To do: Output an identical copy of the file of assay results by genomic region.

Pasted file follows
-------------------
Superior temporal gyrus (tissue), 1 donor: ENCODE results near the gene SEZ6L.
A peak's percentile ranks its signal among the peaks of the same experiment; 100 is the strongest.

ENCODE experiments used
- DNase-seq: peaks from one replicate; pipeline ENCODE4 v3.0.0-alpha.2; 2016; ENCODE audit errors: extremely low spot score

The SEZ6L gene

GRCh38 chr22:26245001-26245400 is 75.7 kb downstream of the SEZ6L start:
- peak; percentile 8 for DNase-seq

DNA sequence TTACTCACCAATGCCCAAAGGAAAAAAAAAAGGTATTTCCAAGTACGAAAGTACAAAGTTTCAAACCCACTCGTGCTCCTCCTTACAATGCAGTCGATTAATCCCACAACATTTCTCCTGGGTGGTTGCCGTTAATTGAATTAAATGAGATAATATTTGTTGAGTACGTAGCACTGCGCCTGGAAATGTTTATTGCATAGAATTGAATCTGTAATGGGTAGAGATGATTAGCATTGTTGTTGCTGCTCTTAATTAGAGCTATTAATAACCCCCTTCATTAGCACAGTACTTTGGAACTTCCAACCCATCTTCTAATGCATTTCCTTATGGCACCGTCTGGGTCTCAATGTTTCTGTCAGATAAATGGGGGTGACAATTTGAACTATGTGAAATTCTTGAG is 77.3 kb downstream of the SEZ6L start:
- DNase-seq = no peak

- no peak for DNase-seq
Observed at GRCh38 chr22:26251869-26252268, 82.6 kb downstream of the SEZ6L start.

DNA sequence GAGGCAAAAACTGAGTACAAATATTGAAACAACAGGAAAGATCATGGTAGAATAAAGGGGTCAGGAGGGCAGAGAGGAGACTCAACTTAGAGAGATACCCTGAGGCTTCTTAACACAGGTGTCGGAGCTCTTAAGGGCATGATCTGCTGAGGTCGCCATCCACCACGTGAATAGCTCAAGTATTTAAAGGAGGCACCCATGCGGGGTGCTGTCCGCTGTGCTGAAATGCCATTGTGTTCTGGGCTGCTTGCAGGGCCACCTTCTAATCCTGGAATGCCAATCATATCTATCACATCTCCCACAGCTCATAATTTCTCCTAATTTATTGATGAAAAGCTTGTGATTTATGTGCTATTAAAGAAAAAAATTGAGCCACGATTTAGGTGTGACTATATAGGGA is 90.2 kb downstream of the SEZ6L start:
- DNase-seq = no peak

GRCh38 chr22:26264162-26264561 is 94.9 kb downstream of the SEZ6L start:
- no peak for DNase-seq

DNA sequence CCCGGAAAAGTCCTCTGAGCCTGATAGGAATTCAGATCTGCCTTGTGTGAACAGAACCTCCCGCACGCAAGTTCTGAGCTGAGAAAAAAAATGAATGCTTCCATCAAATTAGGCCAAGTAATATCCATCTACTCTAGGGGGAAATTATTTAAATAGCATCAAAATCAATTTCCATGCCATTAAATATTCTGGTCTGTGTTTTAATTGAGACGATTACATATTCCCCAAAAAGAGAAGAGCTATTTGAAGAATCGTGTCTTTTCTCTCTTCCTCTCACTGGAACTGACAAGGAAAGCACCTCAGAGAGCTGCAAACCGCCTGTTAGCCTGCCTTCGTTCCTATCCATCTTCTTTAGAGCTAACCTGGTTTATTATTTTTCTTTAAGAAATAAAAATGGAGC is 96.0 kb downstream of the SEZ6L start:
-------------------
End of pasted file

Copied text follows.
Superior temporal gyrus (tissue), 1 donor: ENCODE results near the gene SEZ6L.
A peak's percentile ranks its signal among the peaks of the same experiment; 100 is the strongest.

ENCODE experiments used
- DNase-seq: peaks from one replicate; pipeline ENCODE4 v3.0.0-alpha.2; 2016; ENCODE audit errors: extremely low spot score

The SEZ6L gene

GRCh38 chr22:26245001-26245400 is 75.7 kb downstream of the SEZ6L start:
- peak; percentile 8 for DNase-seq

DNA sequence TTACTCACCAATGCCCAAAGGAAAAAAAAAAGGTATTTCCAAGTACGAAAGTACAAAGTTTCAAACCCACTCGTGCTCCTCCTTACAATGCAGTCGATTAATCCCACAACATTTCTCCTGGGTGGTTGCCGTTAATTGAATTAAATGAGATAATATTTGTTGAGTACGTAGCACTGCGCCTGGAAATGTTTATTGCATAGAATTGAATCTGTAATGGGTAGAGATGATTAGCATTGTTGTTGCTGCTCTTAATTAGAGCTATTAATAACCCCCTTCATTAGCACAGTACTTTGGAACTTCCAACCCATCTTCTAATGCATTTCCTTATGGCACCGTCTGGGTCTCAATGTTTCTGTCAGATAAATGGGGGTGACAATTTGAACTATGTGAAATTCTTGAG is 77.3 kb downstream of the SEZ6L start:
- DNase-seq = no peak

- no peak for DNase-seq
Observed at GRCh38 chr22:26251869-26252268, 82.6 kb downstream of the SEZ6L start.

DNA sequence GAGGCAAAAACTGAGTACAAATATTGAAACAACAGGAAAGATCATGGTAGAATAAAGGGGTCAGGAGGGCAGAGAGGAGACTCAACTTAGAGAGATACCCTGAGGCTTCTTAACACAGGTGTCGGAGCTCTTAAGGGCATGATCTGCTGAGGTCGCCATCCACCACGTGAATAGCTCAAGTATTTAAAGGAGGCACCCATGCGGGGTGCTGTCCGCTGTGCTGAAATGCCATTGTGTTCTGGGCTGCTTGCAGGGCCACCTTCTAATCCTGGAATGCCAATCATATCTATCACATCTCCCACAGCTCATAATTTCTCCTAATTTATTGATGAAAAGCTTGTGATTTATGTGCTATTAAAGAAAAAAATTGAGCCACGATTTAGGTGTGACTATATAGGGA is 90.2 kb downstream of the SEZ6L start:
- DNase-seq = no peak

GRCh38 chr22:26264162-26264561 is 94.9 kb downstream of the SEZ6L start:
- no peak for DNase-seq

DNA sequence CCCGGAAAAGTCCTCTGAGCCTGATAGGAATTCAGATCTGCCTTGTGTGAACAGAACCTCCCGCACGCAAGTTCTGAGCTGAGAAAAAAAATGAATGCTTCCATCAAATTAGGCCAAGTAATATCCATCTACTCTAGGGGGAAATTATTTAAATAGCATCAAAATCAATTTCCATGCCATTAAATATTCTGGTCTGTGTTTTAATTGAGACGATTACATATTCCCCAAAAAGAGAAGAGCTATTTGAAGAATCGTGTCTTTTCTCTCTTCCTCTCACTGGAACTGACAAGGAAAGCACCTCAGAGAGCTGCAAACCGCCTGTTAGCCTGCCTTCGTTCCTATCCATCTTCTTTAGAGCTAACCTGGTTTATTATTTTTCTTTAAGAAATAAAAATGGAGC is 96.0 kb downstream of the SEZ6L start: